In this paper, we report on the matching strategy that we developed to perform a tool-to-tool matching. We present experimental matching results for several tool combinations at numerical apertures (NA) 0.75, 0.85 and 1.2. Matching of exposure tools is obtained by determining the sensitivities to scanner parameter variations like NA, Sigma, Focus Drilling, Ellipticity and Dose from wafer data and/or simulations. These sensitivities are used to calculate the optimal scanner parameters for matching the two tools.
Here we present both simulation and experimental results that show the effect of changes in laser light source bandwidth
(E95) on CD Iso-Dense Bias. For the 55nm Technology Node Device, we have shown that E95 stability of less than
0.11pm is required in order to maintain OPE variation to within 2nm. In addition, we also verified another method to
adjust for OPE variations that occur when E95 fluctuates. The Contrast Adjustment method is an effective function to
adjust for OPE variation due to E95 fluctuation; it has been shown to maintain OPE variation less than 1.5nm.
Furthermore, for the 45nm Technology Node Device, we have demonstrated that E95 stability of less than 0.07pm is
required to maintain OPE variation to within 1nm. The bandwidth performance of the latest laser light source exhibits
E95 stability less than 0.03 pm, thereby showing that the OPE variation due to E95 can be kept to under 1nm.
Spot sensor Enabled Reticle Uniformity Measurement (SERUM) is a fast and accurate technique
for measuring the CD fingerprint of a reticle. It is an alternative for the traditional SEM or optical
based reticle line width measurements. The reticle fingerprint is obtained by scanning a spot sensor
located on the wafer stage of the ASML Step & Scan system, and measuring the reticle
transmission on actinic wavelength.
Since the reticle is the main contributor to the 65nm CDU budget, Step & Scan system qualification
is only possible when correcting for reticle errors. Especially for scatterometry based measurement
an extensive reticle qualification is required. With the traditional methods it involves measuring
multiple positions within the gratings to average-out the intra-grating variation. This results in an
expensive and time consuming process (5 to 10 hours).
SERUM reticle metrology has several applications. ASML specific Step & Scan system qualification
can be improved in correcting for reticle errors. The reticle can be inspected on actinic wavelength
for changes due to pellicle non-uniformity, transmission losses and contamination. SERUM data
can also be used as input for DoseMapperTM to correct for global reticle line width non-uniformity.
This metrology allows reticle measurement on 182 locations within 70 seconds, with a repeatability
of 3σ < 0.35nm (reticle level).
Meeting a specific CD uniformity roadmap becomes more and more difficult as different budget components affecting CD uniformity fail to meet their requirements. For example, reticle manufacturing is at the edge of its potential, and hotplates impact CD uniformity by design. Also, etch processes must be balanced between optimal settings for varying structures. While work continues to enhance the performance of individual budget components, applying local exposure dose compensation with a scanner can provide a near-term solution for improving CD uniformity. Within the wafer processing chain, only the scanner has the unique capability to influence the final quality across-field and field-to-field in a controlled manner, making it the most effective tool for compensation. This paper describes the subsystems required for dose compensation and presents a solution that allows full integration into an automated fabrication environment. Examples will show that both the reticle contribution as well as the process-induced across-wafer fingerprint, including etch, can be improved by up to 50 percent. This improvement is demonstrated both on test structures and on memory device layers.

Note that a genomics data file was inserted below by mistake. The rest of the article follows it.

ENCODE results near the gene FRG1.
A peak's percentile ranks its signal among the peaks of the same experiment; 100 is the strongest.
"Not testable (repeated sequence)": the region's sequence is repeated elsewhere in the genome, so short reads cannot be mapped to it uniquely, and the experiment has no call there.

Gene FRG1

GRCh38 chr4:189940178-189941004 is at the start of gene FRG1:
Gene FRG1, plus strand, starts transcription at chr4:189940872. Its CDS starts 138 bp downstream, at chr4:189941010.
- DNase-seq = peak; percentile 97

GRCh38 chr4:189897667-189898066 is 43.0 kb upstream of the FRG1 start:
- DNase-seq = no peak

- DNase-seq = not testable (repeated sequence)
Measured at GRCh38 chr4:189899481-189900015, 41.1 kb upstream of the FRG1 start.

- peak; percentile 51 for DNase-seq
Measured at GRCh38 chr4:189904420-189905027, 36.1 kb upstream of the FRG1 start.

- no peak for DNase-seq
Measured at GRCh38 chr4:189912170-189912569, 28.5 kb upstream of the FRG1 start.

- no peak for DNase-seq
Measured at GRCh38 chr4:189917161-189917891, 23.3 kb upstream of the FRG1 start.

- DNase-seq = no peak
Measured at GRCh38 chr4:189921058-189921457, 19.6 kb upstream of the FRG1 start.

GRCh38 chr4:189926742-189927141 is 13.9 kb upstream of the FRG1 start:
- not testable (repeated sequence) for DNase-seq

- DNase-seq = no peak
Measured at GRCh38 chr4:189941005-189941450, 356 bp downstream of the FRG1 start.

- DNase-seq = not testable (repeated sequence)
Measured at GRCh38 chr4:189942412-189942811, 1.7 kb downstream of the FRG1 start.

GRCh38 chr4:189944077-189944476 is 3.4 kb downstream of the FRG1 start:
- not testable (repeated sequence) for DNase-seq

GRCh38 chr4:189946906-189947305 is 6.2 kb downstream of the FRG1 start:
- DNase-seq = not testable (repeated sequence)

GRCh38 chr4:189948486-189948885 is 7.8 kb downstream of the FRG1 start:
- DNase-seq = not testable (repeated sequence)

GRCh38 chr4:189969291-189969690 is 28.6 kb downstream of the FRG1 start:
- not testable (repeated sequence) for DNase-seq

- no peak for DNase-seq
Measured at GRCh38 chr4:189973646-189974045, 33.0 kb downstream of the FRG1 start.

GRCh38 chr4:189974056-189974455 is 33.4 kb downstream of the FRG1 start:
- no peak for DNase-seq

Scatterometry was selected as CD metrology for the 65nm CDU system qualification. Because of the dominant reticle residuals component in the 65nm CD budget for dense lines, significant improvements in reticle CD metrology were required. SEM is an option but requires extensive measurements due to the scatterometry grating modules. Therefore a new technique was developed and called SERUM (Spot sensor Enabled Reticle Uniformity Measurements). It uses the on board exposure system metrology sensors to measure transmission that is converted to reticle CD. It has the advantage that an entire reticle is measured within two minutes with good repeatability. The reticle fingerprints correlate well to the SEM measurements. With the improvements in reticle CD metrology offered by SEM and SERUM the reticle residuals component no longer dominates the 65nm budget for CDU system qualification.